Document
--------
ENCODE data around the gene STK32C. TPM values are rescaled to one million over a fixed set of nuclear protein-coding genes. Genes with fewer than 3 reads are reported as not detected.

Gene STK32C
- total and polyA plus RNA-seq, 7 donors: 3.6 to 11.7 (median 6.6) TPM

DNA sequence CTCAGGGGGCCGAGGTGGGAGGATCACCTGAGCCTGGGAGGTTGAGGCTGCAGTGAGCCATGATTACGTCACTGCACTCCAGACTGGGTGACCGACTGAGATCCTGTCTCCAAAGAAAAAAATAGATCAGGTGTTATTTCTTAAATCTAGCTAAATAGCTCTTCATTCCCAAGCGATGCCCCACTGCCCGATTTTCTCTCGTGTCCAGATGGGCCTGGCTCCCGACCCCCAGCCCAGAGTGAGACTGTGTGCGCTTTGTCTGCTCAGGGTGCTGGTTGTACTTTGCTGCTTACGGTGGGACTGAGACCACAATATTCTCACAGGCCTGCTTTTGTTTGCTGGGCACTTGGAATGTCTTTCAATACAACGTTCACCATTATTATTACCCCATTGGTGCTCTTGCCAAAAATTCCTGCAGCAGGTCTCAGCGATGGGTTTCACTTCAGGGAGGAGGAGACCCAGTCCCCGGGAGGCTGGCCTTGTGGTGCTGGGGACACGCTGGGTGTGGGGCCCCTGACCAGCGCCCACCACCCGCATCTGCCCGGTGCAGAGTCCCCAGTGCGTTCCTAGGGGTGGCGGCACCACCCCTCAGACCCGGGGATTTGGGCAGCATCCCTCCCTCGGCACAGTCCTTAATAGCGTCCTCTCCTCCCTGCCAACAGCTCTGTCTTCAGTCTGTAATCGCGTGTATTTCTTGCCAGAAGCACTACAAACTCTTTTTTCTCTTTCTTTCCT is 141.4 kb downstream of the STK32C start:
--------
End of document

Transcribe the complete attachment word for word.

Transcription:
ENCODE data around the gene STK32C. TPM values are rescaled to one million over a fixed set of nuclear protein-coding genes. Genes with fewer than 3 reads are reported as not detected.

Gene STK32C
- total and polyA plus RNA-seq, 7 donors: 3.6 to 11.7 (median 6.6) TPM

DNA sequence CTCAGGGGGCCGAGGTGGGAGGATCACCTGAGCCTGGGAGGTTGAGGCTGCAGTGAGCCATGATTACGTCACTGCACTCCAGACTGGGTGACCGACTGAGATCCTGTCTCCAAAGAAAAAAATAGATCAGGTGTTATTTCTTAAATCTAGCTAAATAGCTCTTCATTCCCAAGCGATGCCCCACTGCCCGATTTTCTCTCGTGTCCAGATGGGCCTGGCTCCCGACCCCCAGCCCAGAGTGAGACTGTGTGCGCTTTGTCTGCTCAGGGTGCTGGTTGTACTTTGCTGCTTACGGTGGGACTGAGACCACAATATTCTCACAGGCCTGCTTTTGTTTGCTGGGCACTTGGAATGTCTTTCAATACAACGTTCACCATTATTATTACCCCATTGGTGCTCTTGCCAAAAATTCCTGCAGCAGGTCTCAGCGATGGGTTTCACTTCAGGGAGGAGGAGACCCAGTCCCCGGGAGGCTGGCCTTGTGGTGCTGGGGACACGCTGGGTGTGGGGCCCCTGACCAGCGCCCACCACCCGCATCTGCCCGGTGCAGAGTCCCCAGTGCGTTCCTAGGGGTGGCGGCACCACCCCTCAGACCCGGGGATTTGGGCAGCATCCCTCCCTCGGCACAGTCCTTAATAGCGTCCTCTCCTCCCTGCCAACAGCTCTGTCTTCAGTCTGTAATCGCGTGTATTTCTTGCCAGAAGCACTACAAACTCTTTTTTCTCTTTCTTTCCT is 141.4 kb downstream of the STK32C start: